This brings us to the one who exhibited the greatest faith the world has ever known, or will ever know: that of the Blessed Virgin Mary.  Steeped in the faith tradition of her people, she knew the prophecies, and was certainly attuned to God’s directions her whole life. Though possibly (from tradition with a small “t”) she was a member of the priestly tribe, or certainly related to it (hence, Elizabeth, her kinswoman, being married to Zechariah, a priest), her faith was not centered on the Temple once she was older, for she lived, after all, in Nazareth by the time the Annunciation took place. Yet she had that awareness of God’s care for her, and knew her obligation to be faithful to Him.
                It was this faith that enabled her to be open to the message of the angel, and to believe what she heard.  It’s important to note that her question to the angel Gabriel was not “how can this be”, implying a bit of doubt, but “how will this be. . . since I do not know man.”  This indicates that she knew God could enable her to conceive, but since she was dedicated to virginity, she needed more information.  I propose that she was, in a way, testing the spirit of the angel to make sure that her divinely inspired vow of virginity was not going to be at stake.  Somewhere Saint Ambrose makes this point in other verbiage.
                Once apprised of the protection of her virginity, she opens herself, and her womb, to the working of the Holy Spirit, and the rest, as they say is history, so to speak.
                And on that note, since the proof is in the pudding, isn’t it interesting that a shepherd from the Podunk area of Mesopotamia who claimed to have been called by God, and that God had promised him descendants as numerous as the sand on the seashore, indeed became the Patriarch of billions who trace their religious life back to him?  One surely cannot claim that this faith took off through force of arms, since conversions were not sought by the Israelites (not really anyway), and so much of the history of the Hebrews was very much under persecution and exile.  Even the Church sought conversions through witness, and not force (even if at certain times there have been forced conversions, but always contrary to Church teaching).  Nevertheless, what Abraham believed, in a loving God Who would fulfill His promises and provide protection to that end, is still the center of the Judeo-Christian religious system.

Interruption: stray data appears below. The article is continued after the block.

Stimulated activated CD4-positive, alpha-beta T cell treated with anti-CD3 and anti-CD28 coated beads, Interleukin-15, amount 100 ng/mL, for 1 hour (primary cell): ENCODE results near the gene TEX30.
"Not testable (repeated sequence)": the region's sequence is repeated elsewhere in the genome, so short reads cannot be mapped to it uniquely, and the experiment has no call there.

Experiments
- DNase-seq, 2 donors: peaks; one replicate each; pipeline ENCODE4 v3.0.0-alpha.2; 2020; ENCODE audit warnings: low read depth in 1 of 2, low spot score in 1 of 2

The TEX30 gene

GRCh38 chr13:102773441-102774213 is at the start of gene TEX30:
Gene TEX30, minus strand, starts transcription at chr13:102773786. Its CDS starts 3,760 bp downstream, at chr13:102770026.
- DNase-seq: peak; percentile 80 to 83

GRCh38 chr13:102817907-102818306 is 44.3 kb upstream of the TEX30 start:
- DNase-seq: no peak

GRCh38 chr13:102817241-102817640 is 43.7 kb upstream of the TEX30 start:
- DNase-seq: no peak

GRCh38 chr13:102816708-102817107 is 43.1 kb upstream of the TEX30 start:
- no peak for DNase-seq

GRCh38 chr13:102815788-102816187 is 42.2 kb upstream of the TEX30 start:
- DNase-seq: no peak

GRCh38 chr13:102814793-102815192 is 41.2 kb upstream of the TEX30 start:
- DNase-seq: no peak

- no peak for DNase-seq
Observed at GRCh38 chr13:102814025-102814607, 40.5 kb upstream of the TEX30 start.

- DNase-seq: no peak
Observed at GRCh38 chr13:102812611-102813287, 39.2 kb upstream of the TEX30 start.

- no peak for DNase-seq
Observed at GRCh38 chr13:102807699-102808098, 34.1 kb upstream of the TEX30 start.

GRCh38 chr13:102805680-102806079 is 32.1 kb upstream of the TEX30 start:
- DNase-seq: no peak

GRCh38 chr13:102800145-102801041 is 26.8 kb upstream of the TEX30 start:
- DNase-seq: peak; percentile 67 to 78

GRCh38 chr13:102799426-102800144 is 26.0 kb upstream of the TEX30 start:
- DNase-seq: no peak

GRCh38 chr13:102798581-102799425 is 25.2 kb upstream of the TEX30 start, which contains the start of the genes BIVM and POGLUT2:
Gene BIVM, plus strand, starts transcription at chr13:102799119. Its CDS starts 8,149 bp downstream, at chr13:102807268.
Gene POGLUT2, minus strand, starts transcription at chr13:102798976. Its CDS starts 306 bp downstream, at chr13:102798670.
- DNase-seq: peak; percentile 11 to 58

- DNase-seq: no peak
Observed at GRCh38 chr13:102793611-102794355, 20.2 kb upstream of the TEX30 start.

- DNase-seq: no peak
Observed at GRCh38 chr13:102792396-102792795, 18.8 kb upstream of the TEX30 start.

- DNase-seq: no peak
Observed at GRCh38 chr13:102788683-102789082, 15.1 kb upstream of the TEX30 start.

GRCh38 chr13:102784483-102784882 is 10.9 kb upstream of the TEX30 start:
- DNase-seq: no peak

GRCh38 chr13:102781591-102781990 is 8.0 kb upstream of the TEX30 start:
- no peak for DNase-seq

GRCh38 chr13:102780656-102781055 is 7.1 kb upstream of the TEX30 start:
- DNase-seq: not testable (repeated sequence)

It’s funny when talking with atheists who like to note that there are “thousands of gods” and “which one do you choose”, since the obvious answer is: the God of Abraham, Isaac, and Jacob, Who became a man in Jesus Christ to save us.
                Which brings us back to the Blessed Mother. . .  Abraham had his faith tested when God asked him to offer up Isaac, and act that was designed not for God’s knowledge, but for Abraham’s sake, to bring his faith to perfection.  (As an aside, this story was also kept alive in the mind of the Hebrews to tell them that human sacrifice was not on God’s wish list.).  Mary received word that she would conceive and bear a son, without knowledge of man.  It happened, and Jesus was born.  She was also told that her Son would have an eternal kingdom, yet on the cross, that seemed to be a lie.  She, like Abraham her father in faith, was tested, and even moreso.  The beauty of the faith of the Virgin Mary is that she continued to believe as she held the corpse of her Son in her arms at the foot of the cross.  The Annunciation is bound to the mystery of the cross as much as any other event in her life.  As Abraham continued to believe that “God Himself will provide a lamb”, so the Virgin Mary believed that the cross was not the end, but the new beginning of her Son’s eternal kingdom.